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A Hitchhikers Guide to Freeloading

Mark Simpson fondly remembers when he depended on the kindness of strangers

When an ambulance rushing to Plymouth General Hospital with a man suffering from a life-threatening blood clot stopped to pick up a couple of hitchhikers, one of whom engaged the man, writhing in agony, in chit chat it made the headlines.

Probably because most people found it difficult to believe that people still hitch-hiked at all, let alone that anyone – ambulance drivers or otherwise – actually stopped to pick them up.

Likewise, the incredulity that greeted 66 year-old John Waters’ new bookCarsick, about an attempt to hitch from the East Coast of the US to the West, shocked people not just for its apparent recklessness but because he actually succeeded.

Hitchhiking seems to belong to the era of cassette players and leaded petrol. The outstretched thumb and bit of cardboard box with a hopeful destination scribbled on it in marker pen was once a staple of the driving scenery in the UK. No longer. Insurance issues, fears of crime, and probably a rise in general contempt towards ‘freeloaders’ have reduced the willingness of people to stop.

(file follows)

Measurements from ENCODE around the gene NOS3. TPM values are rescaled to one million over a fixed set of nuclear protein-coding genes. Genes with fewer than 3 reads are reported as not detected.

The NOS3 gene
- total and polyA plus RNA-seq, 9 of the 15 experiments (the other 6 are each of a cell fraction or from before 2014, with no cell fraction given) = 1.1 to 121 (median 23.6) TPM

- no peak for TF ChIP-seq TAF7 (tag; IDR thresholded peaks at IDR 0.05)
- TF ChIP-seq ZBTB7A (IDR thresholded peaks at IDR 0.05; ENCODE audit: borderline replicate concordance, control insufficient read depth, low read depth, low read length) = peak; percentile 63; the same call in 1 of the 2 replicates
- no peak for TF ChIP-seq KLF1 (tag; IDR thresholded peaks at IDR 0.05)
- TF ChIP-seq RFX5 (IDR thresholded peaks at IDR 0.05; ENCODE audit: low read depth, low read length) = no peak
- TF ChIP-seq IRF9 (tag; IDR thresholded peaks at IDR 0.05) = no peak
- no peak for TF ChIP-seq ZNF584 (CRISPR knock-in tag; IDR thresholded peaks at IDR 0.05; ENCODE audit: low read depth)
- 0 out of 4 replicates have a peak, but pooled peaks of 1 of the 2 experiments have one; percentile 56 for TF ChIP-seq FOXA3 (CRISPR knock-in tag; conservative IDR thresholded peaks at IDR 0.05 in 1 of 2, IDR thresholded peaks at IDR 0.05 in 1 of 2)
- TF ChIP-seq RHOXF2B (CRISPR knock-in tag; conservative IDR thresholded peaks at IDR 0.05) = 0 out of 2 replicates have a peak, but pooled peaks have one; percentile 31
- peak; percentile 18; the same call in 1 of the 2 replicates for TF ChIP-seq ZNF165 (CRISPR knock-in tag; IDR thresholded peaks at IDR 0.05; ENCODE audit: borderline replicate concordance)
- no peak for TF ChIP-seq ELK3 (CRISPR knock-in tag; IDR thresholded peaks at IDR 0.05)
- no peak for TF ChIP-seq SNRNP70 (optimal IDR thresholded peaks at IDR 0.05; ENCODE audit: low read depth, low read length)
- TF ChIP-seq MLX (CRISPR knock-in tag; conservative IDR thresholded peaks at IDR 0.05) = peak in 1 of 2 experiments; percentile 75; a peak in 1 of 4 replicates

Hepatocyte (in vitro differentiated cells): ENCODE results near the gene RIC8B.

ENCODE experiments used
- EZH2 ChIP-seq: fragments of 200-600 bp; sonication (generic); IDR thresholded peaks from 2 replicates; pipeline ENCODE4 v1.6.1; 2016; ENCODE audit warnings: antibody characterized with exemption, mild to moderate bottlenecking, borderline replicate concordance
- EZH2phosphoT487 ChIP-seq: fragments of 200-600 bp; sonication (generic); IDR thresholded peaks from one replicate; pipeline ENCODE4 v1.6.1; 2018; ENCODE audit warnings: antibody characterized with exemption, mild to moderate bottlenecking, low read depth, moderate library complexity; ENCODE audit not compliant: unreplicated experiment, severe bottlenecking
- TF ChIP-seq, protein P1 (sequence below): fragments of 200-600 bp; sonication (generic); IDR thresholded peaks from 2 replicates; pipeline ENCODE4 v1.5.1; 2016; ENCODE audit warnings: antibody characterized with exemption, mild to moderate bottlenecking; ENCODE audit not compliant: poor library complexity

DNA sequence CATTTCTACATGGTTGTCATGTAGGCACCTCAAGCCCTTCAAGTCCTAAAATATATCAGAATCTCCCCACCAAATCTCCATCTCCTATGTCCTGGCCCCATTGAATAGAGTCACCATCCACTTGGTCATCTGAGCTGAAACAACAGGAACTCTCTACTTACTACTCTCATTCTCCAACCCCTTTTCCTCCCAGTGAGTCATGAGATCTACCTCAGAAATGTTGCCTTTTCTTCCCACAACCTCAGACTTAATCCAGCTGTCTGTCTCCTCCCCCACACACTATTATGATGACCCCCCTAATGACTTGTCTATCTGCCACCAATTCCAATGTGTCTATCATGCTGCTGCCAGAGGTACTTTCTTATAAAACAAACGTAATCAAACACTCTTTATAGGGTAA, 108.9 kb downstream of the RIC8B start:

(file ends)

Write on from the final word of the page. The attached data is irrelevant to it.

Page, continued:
But the supply of hikers has also been stemmed by increased car ownership and by the arrival of stupendously cheap coach tickets. Megabus will get you from the North East to London for £5. And frequently stops to pick up punters in places, such as Scotch Corner Services, that would have been used by hitchhikers trying to thumb a ride. Megabus are in many ways a kind of commercial hitchhiking service.

As a freeloading layabout in the 80?s I used to do a lot of hitching. And it wasn’t entirely because I had no money and plenty of time. I used to enjoy the promiscuity of hitchhiking. And by that I don’t mean sex – the nearest I came to that was a pock-marked Frenchman near Perpignan, who was so embarrassed by my polite refusal that he drove 80 km out of his way.

No the promiscuity of hitchhiking is the casual randomness of whoever stopped to offer you a ride – which you almost never would reject unless they weren’t going your way – and the intimacy of the hour or so car journey with the ‘ride’. Who would often tell you, a complete stranger that they will never see again, more about their lives and their hopes and fears than their mates. Though admittedly quite often they would tell you mostly about their holidays. The one they’d just had or the one they were looking forwards to. ‘Only five weeks now. Can’t wait.’

I didn’t have the heart to tell them that I was always on holiday.

Many’s the time I stood at start of the M1 at Brent Cross – a spot once so popular with hitchhikers there was actually a queuing system – with my thumb outstretched to the world. And the world can answer your digital prayers in the strangest ways.